Books : reviews

Wil Wheaton.
Just a Geek.
O'Reilly. 2004

rating : 2.5 : great stuff
review : 8 September 2014

Just a Geek is the story of how Wil Wheaton faced down his constant companion, the ghost he calls “Prove To Everyone That Quitting Star Trek Wasn’t A Mistake.” The key to banishing that ghost turned out to be the blog that he launched in 2001 at On his blog, Wil shared—with stunning and fearless honesty—his real life: the struggles of being a working-class actor, the joys of being married and raising two stepchildren, and the experience of growing up on the Starship Enterprise.

Just a Geek fleshes out the stories that started on the blog. Join Wil as he auditions for new shows, relives his past at Star Trek conventions, or just hangs out in his living room. Both funny and poignant, the book chronicles Wil’s journey to rediscover himself and come to terms with what it means to be famous, or, ironically, famous for having previously been famous.

Although I’m a fan of Star Trek, Wesley Crusher was definitely never my favourite character in ST:NG. The bridge of the Enterprise is no place for children (unless they are being suitably creepy). But I believe I’m able to distinguish between the actor and the character, so I hold no grudge against Wil Wheaton, just his script writers. Even so I would not have thought to read his autobiography, as I rarely read books about real people: I mainly read about (science) fictional people, and about science, and about other geeky things.

However, I’ve noticed that Wheaton now does non-acting geeky things (mainly from items on John Scalzi’s Whatever blog). So when my other half got this book, I thought I’d have a look too.

It’s very good. Okay, it’s 10 years out of date (published in 2004), and I’m positive he’s done a lot else since, but what it does is provide the background to Wheaton’s then-new blog, Wil Wheaton dot Net (launched in 2001). The book blurb says how On his blog, Wil shared—with stunning and fearless honesty—his real life. The book says how, in fact, he didn’t, initially. It’s mainly a description of how he worked through being an actor no-one would hire, to a writer everyone was reading. In the book he is fearlessly honest (I assume), including being honest about how he was still in denial in his early blog posts.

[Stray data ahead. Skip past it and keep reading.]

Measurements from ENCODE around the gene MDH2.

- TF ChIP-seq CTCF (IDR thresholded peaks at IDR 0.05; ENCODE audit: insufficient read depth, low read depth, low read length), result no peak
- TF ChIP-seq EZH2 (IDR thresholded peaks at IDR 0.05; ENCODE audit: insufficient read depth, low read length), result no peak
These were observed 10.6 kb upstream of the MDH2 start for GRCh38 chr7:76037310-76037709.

Some of the insights into behind the scenes on ST:NG and at Trek conventions are fascinating. Ironically, the bits that work least well for me are the passages where he being writerly: writing about incidents from his childhood, because these are more autobiography than geeky. However, the parts where he is writing about how he transitioned from trying to be the person he thought he should be (an actor), to the person he actually wanted to be (a writer), and no longer being afraid of being thought a failure, are very thoughtful, and a great read too.